The Swedish Tax Agency (Skatteverket) investigation into Swedes with fortunes hidden in a bank in Liechtenstein began in the spring and has so far uncovered hidden sums running into hundreds of millions of kronor and involving up to 40 people, reports Dagens Industri.
Lundström is the most well-known name on the list and is also due to stand trial for copyright infringement in the new year for his alleged financial support of file sharing site The Pirate Bay.
Lundström now stands accused of having hidden some 20.8 million kronor ($2.66 million) as a beneficiary of a trust in the tax haven.
The 12 beneficiaries of the Tilburg trust held in the Liechtenstein Global Trust Bank are accused of having hidden a total of 156 million kronor. The 12 are now liable to pay tax and surcharges totalling some 19.3 million kronor.
The investigation into the Liechtenstein trust began after the German secret services bought bank account details from a former employee at the bank. The German authorities then passed on the information to European colleagues in February.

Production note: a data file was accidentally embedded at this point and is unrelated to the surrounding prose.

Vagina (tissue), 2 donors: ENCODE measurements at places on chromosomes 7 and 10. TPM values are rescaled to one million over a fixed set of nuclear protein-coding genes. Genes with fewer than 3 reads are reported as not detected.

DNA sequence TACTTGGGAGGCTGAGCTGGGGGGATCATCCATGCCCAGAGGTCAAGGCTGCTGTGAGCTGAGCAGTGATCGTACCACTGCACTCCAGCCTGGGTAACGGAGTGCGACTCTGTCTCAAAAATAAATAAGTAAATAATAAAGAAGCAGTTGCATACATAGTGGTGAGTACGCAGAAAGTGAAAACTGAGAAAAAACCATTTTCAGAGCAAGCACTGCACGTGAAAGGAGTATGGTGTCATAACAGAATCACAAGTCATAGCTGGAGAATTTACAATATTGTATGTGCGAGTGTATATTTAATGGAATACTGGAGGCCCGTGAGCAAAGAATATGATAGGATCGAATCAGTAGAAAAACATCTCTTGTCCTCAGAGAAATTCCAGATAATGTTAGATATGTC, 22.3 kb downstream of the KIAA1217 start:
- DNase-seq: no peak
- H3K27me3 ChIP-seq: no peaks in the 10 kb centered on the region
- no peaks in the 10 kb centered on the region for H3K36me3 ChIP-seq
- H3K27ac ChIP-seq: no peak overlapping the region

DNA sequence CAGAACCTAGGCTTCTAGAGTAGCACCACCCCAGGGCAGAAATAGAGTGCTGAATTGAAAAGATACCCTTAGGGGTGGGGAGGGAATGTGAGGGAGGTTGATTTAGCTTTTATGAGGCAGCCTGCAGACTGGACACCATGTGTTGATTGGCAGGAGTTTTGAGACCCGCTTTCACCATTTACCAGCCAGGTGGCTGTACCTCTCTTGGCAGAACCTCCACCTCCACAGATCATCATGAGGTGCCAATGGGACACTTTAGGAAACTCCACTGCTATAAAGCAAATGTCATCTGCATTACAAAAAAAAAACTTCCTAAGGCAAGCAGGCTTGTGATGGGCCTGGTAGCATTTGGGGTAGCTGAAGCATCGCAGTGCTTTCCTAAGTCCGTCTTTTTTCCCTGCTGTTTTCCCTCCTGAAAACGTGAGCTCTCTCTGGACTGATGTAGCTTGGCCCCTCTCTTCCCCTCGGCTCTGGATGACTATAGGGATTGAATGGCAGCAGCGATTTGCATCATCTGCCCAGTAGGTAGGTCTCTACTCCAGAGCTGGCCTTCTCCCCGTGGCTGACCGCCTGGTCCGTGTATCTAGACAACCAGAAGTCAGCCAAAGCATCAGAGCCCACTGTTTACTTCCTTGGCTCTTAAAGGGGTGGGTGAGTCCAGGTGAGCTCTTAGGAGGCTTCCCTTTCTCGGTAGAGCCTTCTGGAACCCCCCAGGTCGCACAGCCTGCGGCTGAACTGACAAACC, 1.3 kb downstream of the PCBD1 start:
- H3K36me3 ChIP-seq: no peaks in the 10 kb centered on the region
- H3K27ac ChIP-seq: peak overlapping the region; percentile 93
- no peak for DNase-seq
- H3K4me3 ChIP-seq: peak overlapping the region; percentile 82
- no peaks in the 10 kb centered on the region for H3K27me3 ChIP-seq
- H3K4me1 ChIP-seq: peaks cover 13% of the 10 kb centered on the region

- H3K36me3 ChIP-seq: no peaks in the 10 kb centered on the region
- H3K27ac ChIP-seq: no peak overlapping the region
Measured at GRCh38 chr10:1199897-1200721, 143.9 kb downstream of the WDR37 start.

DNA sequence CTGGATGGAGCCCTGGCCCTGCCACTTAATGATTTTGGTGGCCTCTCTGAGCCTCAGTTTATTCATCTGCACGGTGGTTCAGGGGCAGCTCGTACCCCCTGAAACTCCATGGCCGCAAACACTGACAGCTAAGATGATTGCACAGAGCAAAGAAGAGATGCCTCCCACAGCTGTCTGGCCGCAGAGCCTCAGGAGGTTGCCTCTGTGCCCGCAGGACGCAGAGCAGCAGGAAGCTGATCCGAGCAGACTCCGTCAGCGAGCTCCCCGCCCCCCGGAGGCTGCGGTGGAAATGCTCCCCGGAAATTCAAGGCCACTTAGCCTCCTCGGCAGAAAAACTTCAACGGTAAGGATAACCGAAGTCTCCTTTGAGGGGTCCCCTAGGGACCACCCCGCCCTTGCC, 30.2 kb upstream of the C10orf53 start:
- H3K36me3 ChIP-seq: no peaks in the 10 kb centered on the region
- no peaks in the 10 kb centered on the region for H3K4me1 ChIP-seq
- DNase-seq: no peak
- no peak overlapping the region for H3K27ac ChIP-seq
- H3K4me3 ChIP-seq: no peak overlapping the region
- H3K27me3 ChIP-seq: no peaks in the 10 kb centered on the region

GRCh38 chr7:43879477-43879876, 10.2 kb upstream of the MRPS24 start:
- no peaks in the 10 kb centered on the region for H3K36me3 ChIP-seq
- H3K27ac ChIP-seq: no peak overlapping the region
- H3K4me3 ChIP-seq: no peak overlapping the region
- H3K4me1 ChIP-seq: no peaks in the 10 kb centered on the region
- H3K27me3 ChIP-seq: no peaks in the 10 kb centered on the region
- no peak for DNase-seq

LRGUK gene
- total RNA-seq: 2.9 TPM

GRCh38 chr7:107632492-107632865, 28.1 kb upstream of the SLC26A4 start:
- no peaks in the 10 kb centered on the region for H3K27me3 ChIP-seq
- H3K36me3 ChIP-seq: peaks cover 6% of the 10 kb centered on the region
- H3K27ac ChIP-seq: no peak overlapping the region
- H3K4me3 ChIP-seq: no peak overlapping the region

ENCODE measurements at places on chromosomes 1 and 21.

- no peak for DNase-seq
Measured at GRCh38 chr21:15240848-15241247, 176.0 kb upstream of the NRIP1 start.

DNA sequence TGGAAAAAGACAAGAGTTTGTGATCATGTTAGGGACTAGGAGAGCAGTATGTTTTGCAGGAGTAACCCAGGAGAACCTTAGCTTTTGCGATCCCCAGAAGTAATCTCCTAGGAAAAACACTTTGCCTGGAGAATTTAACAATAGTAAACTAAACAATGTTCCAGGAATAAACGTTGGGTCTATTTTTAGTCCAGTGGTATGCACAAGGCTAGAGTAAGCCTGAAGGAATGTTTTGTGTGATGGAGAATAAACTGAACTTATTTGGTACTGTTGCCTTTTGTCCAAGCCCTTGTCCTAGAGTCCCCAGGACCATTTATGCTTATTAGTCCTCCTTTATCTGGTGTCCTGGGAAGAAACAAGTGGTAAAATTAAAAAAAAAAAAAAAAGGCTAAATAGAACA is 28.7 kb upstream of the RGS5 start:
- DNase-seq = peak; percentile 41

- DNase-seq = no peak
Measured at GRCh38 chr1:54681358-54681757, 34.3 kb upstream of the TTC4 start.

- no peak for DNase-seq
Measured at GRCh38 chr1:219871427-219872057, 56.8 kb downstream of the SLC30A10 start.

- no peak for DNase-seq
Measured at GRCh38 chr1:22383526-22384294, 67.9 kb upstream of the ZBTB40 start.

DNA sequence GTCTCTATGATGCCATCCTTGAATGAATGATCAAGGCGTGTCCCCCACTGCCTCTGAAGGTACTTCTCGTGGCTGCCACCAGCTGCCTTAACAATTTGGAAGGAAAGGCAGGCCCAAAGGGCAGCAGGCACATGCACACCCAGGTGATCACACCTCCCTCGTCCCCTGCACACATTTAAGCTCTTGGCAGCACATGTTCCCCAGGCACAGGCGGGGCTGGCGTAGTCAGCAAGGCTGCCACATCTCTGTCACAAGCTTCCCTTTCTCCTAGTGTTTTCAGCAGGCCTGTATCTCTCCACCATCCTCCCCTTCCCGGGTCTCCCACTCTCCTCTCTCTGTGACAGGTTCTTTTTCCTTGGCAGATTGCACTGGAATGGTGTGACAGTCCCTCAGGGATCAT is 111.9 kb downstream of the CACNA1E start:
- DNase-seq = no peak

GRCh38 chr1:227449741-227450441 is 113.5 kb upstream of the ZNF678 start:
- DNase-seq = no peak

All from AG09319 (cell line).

The Swedish tax authorities have narrowed their investigation down to around 40 people and a further 30 can expect to receive a tax shock from the authorities when the investigation into the bank's affairs is complete.
The newspaper writes that the trust was presumably founded with the purpose of avoiding Swedish gift and wealth taxes which have since been removed.
"Now that these taxes have been removed the incentive for doing this has declined considerably," said Göran Haglund who led the tax authority investigation.
The economic crimes unit (Ekobrottsmyndigheten) is conducting a parallel investigation into the affairs of many of those named.